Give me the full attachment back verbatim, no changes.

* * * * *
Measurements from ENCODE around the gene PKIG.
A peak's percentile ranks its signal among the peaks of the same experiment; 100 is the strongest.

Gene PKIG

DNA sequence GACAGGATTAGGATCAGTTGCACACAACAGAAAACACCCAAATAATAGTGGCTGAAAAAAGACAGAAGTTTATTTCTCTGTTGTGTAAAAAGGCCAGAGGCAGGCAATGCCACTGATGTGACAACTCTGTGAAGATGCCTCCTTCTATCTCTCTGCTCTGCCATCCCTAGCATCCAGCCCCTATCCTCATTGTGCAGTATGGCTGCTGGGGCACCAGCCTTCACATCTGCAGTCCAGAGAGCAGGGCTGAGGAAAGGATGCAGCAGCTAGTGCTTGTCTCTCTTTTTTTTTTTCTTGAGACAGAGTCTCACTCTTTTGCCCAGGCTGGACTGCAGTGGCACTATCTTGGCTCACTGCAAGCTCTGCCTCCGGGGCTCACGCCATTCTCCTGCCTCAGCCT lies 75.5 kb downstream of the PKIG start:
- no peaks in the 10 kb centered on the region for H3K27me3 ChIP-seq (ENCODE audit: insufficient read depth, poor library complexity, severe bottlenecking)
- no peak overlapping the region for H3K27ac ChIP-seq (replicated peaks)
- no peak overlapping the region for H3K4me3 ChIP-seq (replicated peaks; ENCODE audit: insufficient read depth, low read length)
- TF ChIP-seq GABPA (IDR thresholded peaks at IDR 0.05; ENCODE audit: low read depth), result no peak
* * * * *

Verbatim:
Measurements from ENCODE around the gene PKIG.
A peak's percentile ranks its signal among the peaks of the same experiment; 100 is the strongest.

Gene PKIG

DNA sequence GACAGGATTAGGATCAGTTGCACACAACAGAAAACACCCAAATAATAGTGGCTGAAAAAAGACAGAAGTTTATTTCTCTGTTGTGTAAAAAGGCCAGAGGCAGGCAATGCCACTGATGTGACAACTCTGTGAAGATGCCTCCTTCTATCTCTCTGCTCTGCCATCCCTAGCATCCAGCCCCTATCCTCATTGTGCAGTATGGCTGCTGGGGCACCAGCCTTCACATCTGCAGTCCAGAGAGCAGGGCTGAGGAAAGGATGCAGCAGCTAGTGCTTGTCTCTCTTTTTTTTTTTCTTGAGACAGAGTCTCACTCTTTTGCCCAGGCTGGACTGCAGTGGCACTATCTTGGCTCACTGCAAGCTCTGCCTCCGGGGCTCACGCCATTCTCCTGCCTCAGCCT lies 75.5 kb downstream of the PKIG start:
- no peaks in the 10 kb centered on the region for H3K27me3 ChIP-seq (ENCODE audit: insufficient read depth, poor library complexity, severe bottlenecking)
- no peak overlapping the region for H3K27ac ChIP-seq (replicated peaks)
- no peak overlapping the region for H3K4me3 ChIP-seq (replicated peaks; ENCODE audit: insufficient read depth, low read length)
- TF ChIP-seq GABPA (IDR thresholded peaks at IDR 0.05; ENCODE audit: low read depth), result no peak